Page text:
↑ expression of synapse-related proteins (PSD93, PSD95)
↑ neurotrophic factors (BDNF, NGF)
↑ SIRT1 protein expression
↓ expression of ER stress markers
(PERK, IRE-1α, ATF6, eIF2α, BIP, and PDI)
↓ oxidative stress levels
STZ-induced diabetic ratsp.o., 30 and
60 mg/kg/day,
for 6 weeks
restoration of the mitochondrial
energy metabolism
↑ ATP production
↑ pAMPK, PGC-1α, SIRT1, NRF1, and
TFAM expression
↑ AMPK/PGC-1α pathway
High-fat diet- and STZ-induced diabetic ratsi.p., 50 mg/kg/day,
for 14 days
↓ P2X4 receptor expression
↓ P2X4 and GFAP coexpression
↓ p38MAPK pathway
↓ p-p38MAPK
STZ-induced diabetic ratsp.o., 25 mg/kg/day
quercetin or QCSPIONs,
for 35 days
normalized total antioxidant capacity
↓ miR-27a expression
↑ Nrf2 and expression of responsive
antioxidant genes
Diabetic (db/db)
p.o., 70 mg/kg/day,
for 12 weeks
↑ expression of synapse-related proteins (PSD93, PSD95)
↑ neurotrophic factors (BDNF, NGF)
↑ SIRT1 expression
↓ expression of NLRP3 inflammation-
related proteins
↓ NLRP3, adaptor protein ASC
↓ cleaved caspase-1,
↓ expression of pro-inflammatory cytokines IL-1β and IL-18
↓ NLRP3 inflammasome activation
↓ expression of proapoptotic proteins
RutinSTZ-induced diabetic ratsp.o., 100 mg/kg/day,
for 5 weeks
↑ BDNF and NGF levels
↑ GSH levels
↓ lipid peroxidation
antiapoptotic effect
↓ caspase-3 levels
↑ Bcl-2
TroxerutinSTZ-induced diabetic ratsp.o., 150 mg/kg/day,
for 6 weeks
↓ lipid peroxidation
↓ oxidative stress
↑ SOD activity
↓ expression of NADPH oxidase subunits
↑ nuclear translocation of Nrf2
↑ cytosolic fraction of HO-1 and NQO1
STZ-induced diabetic ratsi.p., 60 mg/kg/day,
for 6 weeks
↑ SOD activity
↑ GSH level
↑ GCLM and GCLC subunits expression
↓ MDA level
STZ-induced diabetic ratsi.p., 60 mg/kg/day,
for 12 weeks
↑ Nrf2 expression
↑ SOD activity
↓ lipid peroxidation
MyricetinSTZ-induced diabetic ratsi.p., 0.5, 1 or
2 mg/kg/day,
for 2 weeks
↓ generation of AGEs and ROS
↑ Na+, K+-ATPase activity
↑ activity of antioxidative enzymes
↑ H2S, HO-1 and Nrf2 levels
↑ Nrf2 pathway
STZ-induced diabetic ratsi.p., 5 or
10 mg/kg/day,
for 21 day
↑ number of hippocampal CA3 pyramidal neurons[279]
DihydromyricetinHigh-sugar, high-fat, and STZ-induced diabetic mice p.o., 125 or
250 mg/kg/day,
for 16 weeks
↓ oxidative stress
↓ MDA accumulation
↑ SOD, catalase and GPx
MorinSTZ-induced diabetic rats50 mg/kg/day,
for 60 days
↓ oxidative damage of proteins and membrane lipids
↓ apoptosis
↑ BDNF levels
↑ TrkB/Akt pathway
↑—increase; ↓—decrease; AChE—acetylcholinesterase; ADA—adenosine deaminase; AGEs—advanced glycation end-products; ATF6—activating transcription factor 6; BDNF—brain-derived neurotrophic factor; eIF2α—eukaryotic initiation factor 2α; ER—endoplasmic reticulum; HO-1—heme oxygenase-1; i.p.—intraperitoneal; IRE-1α— inositol-requiring transmembrane kinase/endoribonuclease 1α; GFAP—glial fibrillary acidic protein; GCLC—glutamate-cysteine ligase catalytic; GCLM—glutamate-cysteine ligase modifier; GPx—glutathione peroxidase; GSH—glutathione; MDA—malondialdehyde; NADPH—nicotinamide adenine dinucleotide phosphate; NGF—nerve growth factor; pAMPK—phosphorylated AMP-activated protein kinase; PDI—protein disulfide isomerase; PERK—protein kinase R-like endoplasmic reticulum kinase; PGC-1α—peroxisome proliferator-activated receptor-gamma coactivator-1alpha; NLRP3—NOD-, LRR- and pyrin domain-containing 3; NRF1—nuclear respiratory factor 1; Nrf2—nuclear factor erythroid 2–related factor 2; NQO1—NAD(P)H:quinone oxidoreductase; p.o.—per os; PSD93—postsynapticdensity 93; PSD95—postsynapticdensity 95; p38MAPK—p38 mitogen-activated protein kinase; p-p38MAPK—phosphorylated p38 mitogen-activated protein kinase; QCSPIONs—quercetin conjugated with superparamagnetic iron oxide nanoparticles; ROS—reactive oxygen species; SOD—superoxide dismutase; STZ—streptozotocin; TFAM—mitochondrial transcriptional factor A.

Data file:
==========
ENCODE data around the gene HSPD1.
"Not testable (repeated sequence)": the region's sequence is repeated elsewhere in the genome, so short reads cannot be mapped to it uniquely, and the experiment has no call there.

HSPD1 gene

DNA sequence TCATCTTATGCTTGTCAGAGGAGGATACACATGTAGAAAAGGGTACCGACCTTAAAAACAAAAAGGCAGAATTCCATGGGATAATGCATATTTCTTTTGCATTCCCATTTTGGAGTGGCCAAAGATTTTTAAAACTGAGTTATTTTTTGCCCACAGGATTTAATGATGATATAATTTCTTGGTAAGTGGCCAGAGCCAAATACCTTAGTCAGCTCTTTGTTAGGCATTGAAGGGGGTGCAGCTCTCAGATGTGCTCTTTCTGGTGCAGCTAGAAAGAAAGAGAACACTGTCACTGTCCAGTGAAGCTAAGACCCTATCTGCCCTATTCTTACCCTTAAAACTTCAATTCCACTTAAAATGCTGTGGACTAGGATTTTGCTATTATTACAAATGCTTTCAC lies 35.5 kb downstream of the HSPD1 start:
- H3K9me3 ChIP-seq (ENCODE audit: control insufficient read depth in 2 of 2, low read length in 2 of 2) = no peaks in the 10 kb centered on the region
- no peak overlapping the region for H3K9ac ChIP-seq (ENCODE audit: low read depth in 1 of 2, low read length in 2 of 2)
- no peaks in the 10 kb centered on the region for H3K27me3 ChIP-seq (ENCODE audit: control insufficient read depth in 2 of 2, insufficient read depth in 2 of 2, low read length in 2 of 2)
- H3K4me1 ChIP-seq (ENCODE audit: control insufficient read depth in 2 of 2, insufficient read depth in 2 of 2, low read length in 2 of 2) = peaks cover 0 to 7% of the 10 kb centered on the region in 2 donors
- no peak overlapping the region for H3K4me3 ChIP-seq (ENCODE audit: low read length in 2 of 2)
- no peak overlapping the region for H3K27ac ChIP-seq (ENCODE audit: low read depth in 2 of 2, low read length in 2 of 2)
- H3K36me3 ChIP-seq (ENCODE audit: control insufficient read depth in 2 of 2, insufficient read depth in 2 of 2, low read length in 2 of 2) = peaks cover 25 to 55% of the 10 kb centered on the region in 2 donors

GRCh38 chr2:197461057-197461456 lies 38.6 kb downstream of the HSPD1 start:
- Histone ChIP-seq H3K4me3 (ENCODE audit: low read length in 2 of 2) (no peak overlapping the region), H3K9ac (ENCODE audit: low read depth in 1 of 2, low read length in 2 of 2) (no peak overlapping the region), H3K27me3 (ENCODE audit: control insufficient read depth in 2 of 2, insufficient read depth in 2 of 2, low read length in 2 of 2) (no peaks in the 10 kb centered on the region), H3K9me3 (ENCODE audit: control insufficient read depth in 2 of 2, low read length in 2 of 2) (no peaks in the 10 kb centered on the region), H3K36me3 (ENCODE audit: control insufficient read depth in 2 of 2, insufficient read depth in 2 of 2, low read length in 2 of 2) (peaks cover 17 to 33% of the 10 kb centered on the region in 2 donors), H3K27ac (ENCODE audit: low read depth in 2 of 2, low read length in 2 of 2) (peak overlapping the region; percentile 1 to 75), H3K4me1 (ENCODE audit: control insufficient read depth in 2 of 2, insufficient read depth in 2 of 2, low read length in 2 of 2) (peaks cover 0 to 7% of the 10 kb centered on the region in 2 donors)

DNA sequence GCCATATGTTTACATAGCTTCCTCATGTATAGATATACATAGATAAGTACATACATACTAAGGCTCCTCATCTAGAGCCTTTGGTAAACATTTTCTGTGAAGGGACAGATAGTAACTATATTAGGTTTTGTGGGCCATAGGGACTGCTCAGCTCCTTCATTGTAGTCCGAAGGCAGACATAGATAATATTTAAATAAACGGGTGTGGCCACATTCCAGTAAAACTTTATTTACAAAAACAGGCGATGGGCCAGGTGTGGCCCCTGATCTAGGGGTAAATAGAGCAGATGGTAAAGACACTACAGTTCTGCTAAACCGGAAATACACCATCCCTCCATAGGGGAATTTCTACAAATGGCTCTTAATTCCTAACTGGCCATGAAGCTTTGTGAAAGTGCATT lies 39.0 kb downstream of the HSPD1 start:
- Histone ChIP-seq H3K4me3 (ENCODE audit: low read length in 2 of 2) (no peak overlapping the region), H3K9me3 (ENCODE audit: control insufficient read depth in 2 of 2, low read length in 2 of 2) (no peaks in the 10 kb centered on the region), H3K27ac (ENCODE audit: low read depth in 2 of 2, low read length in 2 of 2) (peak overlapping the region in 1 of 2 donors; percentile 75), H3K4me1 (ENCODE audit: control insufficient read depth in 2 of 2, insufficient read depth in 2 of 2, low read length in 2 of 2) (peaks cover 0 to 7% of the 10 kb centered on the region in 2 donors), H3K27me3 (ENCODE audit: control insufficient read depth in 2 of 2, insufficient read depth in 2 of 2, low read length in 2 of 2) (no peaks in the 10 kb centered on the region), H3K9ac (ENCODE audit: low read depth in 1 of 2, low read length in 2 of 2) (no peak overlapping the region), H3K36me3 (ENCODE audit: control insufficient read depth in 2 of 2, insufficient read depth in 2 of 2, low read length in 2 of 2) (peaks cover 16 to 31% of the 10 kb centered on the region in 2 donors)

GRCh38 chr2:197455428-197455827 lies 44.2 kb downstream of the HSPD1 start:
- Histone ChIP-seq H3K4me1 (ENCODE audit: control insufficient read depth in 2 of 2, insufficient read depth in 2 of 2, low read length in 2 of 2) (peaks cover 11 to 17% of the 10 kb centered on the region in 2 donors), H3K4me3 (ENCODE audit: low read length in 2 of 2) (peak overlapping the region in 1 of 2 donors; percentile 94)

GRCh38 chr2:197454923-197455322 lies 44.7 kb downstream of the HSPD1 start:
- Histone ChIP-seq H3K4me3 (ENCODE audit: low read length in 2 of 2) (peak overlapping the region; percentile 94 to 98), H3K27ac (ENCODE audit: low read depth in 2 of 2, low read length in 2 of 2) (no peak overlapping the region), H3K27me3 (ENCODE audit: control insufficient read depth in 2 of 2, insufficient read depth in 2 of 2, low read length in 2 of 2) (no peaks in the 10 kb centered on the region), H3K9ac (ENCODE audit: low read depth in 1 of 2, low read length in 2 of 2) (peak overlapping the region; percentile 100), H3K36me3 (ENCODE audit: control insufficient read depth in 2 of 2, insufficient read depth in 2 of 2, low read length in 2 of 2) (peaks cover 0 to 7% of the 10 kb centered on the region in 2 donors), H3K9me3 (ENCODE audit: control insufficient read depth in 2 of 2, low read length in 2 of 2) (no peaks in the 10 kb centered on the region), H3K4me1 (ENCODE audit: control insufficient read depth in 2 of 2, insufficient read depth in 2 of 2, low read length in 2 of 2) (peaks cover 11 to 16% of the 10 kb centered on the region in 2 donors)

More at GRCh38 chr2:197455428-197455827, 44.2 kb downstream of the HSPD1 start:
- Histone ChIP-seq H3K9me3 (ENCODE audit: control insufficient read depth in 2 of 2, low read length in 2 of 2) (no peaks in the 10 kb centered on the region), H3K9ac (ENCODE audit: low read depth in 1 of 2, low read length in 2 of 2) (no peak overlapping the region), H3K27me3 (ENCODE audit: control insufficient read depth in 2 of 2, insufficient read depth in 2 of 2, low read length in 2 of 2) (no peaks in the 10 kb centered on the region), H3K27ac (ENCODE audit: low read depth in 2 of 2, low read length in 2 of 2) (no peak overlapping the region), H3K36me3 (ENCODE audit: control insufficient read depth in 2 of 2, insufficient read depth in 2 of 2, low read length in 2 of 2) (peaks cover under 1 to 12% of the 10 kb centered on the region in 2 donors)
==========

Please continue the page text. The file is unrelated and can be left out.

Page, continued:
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Horvat, A.; Vlašić, I.; Štefulj, J.; Oršolić, N.; Jazvinšćak Jembrek, M. Flavonols as a Potential Pharmacological Intervention for Alleviating Cognitive Decline in Diabetes: Evidence from Preclinical Studies. Life 2023, 13, 2291.

AMA Style

Horvat A, Vlašić I, Štefulj J, Oršolić N, Jazvinšćak Jembrek M. Flavonols as a Potential Pharmacological Intervention for Alleviating Cognitive Decline in Diabetes: Evidence from Preclinical Studies. Life. 2023; 13(12):2291.

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Horvat, Anđela, Ignacija Vlašić, Jasminka Štefulj, Nada Oršolić, and Maja Jazvinšćak Jembrek. 2023. "Flavonols as a Potential Pharmacological Intervention for Alleviating Cognitive Decline in Diabetes: Evidence from Preclinical Studies" Life 13, no. 12: 2291.